Fears over ‘feelgood factor’ as Easter shoppers stay at home
Jim Armitage is the City editor of The Independent and London Evening Standard group of newspapers. He has been a reporter and editor for more than 20 years and was recently shortlisted for the Press Gazette financial journalist of the year and The Society of Editors financial journalist of the year awards. He contributes news, investigative reports and comment to the Independent titles plus a daily column in the Evening Standard.
Tuesday 22 April 2014
Retailers suffered a grim bank holiday despite the mostly sunny weather on what are traditionally some of the strongest selling days of the year.
Industry figures out last night cast doubt in some economists’ minds over the strength of the recovery, particularly given that the weak trading days this year were up against low comparatives in the chilly Easter of last year.
The average number of shoppers on Good Friday measured by what is known in the industry as “footfall” by the Springboard monitoring company, was down 7.6 per cent on Good Friday and 8.7 per cent on Saturday.
A strong pick-up yesterday was not expected to offset the poor performance of the first two days, Springboard said. Director Diane Wehrle said: “While the overriding economic indicators are positive, consumer confidence up, unemployment down, inflation down, it is clearly not translating to people’s spending habits. Consumers are very nervous.”
The poor figures will be met with dismay by the Conservative party which has been pinning its election hopes for next year on a “feel good factor” for voters with rising living standards. Last week’s economic data showed wages were finally rising faster than prices, while the Centre for Economics and Business Research yesterday predicted that added spending power would continue to increase in the coming months.
However, Ms Wehrle said retail footfall contradicts such a view: “People are holding off and not spending. They’re seeing higher gas and electricity bills, petrol prices and everything else. They are feeling squeezed. Families in particular are more cautious than they ever used to be.”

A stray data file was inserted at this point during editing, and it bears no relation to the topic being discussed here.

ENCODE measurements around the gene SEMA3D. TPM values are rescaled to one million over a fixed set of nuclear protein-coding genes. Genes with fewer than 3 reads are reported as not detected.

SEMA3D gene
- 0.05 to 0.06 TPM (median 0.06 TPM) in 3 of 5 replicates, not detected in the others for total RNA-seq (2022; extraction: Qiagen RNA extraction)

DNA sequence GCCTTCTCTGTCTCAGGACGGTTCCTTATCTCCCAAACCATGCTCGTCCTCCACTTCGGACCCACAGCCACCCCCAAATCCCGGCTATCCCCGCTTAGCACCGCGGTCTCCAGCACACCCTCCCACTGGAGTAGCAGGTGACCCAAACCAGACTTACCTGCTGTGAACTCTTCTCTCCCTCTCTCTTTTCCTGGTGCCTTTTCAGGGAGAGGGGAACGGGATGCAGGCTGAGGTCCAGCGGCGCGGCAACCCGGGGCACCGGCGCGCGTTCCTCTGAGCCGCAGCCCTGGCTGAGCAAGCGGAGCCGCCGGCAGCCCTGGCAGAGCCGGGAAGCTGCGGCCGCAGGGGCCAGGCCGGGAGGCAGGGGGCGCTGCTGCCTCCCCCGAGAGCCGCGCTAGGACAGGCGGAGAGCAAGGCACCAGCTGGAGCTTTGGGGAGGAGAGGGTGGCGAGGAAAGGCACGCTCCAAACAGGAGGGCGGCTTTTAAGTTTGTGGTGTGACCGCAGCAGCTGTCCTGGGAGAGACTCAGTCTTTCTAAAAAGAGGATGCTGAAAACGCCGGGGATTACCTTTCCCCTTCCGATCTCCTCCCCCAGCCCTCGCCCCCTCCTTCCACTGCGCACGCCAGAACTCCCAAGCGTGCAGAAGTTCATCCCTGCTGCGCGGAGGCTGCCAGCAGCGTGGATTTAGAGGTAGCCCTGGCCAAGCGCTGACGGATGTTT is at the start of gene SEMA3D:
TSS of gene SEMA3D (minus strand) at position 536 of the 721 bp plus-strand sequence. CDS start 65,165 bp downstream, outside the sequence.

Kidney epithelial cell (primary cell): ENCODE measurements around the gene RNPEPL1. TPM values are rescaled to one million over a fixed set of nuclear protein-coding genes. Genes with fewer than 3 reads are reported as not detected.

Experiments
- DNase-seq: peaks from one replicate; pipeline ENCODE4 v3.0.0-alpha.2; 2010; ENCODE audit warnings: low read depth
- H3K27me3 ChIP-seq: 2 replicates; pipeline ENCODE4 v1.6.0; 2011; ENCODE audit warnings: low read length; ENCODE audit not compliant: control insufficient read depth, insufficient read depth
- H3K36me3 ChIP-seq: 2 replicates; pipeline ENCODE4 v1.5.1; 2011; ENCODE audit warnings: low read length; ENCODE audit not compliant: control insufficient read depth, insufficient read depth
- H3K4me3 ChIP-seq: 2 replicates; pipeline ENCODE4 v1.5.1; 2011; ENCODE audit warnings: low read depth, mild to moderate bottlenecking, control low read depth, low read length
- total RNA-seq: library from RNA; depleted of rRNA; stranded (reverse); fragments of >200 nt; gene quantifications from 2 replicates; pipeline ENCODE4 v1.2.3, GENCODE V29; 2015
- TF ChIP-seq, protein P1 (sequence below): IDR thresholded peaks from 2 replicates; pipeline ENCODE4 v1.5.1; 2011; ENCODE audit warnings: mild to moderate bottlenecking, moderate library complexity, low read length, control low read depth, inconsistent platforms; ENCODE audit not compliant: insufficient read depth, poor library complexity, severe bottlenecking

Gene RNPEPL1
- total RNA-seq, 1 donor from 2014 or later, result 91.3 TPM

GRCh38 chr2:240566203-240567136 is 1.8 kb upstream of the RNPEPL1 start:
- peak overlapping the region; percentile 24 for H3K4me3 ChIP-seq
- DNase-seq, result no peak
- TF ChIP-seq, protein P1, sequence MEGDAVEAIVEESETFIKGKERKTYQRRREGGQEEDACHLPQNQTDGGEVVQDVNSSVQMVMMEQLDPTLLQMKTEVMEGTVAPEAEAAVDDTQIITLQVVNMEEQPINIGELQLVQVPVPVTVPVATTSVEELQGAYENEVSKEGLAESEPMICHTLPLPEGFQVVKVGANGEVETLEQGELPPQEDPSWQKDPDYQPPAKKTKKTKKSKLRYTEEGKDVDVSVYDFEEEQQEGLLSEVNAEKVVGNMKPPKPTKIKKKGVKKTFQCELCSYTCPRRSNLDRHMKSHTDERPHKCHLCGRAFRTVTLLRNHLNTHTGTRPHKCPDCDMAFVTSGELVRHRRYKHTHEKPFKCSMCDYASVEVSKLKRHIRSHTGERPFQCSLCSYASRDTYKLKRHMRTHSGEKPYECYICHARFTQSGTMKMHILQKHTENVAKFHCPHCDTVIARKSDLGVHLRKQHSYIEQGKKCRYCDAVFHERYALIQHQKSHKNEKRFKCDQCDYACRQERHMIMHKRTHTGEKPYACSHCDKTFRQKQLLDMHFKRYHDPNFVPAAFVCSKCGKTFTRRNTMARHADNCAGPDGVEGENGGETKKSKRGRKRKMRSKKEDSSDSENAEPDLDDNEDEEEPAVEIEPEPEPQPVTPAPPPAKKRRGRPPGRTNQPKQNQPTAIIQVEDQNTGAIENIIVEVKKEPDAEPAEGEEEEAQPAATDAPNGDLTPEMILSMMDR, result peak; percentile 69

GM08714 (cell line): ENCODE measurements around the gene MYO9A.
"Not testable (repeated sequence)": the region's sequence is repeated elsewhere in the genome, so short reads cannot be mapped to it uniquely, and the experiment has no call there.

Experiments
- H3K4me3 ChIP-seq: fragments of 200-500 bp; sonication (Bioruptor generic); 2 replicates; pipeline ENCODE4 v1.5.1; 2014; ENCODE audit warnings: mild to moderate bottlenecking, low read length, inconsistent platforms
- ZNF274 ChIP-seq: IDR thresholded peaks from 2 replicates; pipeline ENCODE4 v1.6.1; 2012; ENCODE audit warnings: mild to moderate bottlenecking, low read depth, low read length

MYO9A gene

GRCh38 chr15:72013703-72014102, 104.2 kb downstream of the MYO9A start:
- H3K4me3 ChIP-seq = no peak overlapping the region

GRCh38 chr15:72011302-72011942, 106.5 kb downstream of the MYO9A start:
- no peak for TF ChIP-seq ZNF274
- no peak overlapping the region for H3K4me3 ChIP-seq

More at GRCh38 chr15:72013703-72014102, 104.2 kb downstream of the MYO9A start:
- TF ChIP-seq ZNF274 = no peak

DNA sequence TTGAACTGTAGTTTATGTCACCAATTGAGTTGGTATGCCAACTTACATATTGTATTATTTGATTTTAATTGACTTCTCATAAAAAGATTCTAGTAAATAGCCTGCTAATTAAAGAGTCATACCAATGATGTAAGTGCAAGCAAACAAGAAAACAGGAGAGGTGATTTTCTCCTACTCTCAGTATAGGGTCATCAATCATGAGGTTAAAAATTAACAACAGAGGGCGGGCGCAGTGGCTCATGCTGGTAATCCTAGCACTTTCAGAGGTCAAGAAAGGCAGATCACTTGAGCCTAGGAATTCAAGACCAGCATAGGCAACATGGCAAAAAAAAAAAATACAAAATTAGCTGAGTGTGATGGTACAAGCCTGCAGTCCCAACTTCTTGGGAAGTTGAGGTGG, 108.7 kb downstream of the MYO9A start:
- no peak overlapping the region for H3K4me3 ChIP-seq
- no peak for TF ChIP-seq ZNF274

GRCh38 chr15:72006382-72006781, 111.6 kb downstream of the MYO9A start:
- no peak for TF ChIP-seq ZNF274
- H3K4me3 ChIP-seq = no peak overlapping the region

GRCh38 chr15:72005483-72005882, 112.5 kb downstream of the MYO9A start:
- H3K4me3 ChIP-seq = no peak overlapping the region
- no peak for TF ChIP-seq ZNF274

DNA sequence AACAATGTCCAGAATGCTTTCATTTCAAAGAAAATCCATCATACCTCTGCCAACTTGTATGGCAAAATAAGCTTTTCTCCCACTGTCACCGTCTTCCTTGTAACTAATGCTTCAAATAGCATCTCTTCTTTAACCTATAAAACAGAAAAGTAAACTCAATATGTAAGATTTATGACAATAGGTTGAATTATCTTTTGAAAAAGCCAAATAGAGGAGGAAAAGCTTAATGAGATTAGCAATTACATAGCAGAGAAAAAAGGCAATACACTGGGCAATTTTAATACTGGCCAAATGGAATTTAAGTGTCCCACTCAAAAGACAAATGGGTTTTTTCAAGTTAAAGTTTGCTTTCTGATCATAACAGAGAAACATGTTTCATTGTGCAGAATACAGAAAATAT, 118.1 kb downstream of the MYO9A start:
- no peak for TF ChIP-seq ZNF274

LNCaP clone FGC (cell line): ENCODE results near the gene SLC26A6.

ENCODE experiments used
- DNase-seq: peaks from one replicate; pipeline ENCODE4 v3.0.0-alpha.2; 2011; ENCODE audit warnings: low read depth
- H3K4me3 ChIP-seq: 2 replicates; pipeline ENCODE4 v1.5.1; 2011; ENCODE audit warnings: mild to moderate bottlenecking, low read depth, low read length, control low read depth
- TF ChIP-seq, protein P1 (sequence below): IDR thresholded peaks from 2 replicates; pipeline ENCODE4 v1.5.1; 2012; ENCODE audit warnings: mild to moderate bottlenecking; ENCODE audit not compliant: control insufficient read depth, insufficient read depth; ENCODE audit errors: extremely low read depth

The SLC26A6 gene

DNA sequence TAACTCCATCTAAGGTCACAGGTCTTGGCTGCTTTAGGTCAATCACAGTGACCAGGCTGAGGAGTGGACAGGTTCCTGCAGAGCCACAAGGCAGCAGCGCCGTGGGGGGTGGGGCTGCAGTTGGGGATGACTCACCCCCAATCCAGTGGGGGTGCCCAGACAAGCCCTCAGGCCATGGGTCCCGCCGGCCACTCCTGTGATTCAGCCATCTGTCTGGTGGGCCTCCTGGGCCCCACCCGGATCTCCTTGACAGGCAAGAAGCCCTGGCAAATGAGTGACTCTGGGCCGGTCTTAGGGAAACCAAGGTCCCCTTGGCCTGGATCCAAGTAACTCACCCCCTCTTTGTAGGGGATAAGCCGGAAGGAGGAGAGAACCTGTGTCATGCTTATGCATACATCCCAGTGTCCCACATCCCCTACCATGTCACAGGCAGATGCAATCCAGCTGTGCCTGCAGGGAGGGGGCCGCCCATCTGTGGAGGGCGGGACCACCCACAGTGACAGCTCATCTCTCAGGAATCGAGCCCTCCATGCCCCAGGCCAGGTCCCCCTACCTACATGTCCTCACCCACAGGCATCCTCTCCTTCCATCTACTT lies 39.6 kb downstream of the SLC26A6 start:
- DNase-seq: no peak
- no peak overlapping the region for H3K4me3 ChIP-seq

Those who are spending have been heading for the budget shops at the expense of many mainstream middle market chains. Primark is this week expected to report sales up 13 per cent over the past year, in stark contrast to Debenhams, which recently said the high street would remain tough this year. Marks and Spencer and Tesco have also been struggling to win more trade from their mid-market shoppers as people have either traded down to the discounters or sought more exclusive brands at the other extreme.
London’s west end, with its wealthy clientele and strong tourist trade, continued to buck the rest of the country’s retail trend.
The New West End Company, which represents 600 retailers on Bond Street, Oxford Street and Regent Street, reported that retail sales – the more concrete measure of takings rather than footfall – were up 2.4 per cent last month, according to figures out yesterday, with early indications being of another strong Easter weekend there.
Shoppers traditionally head to the West End over the four day Easter weekend to stock up on the new season’s fashion and homeware ranges. Springboard’s figures, regularly used by the British Retail Consortium and City analysts, showed shopping centres were particularly hard hit on Good Friday and Saturday, down 8.4 per cent and 10.7 per cent, respectively.
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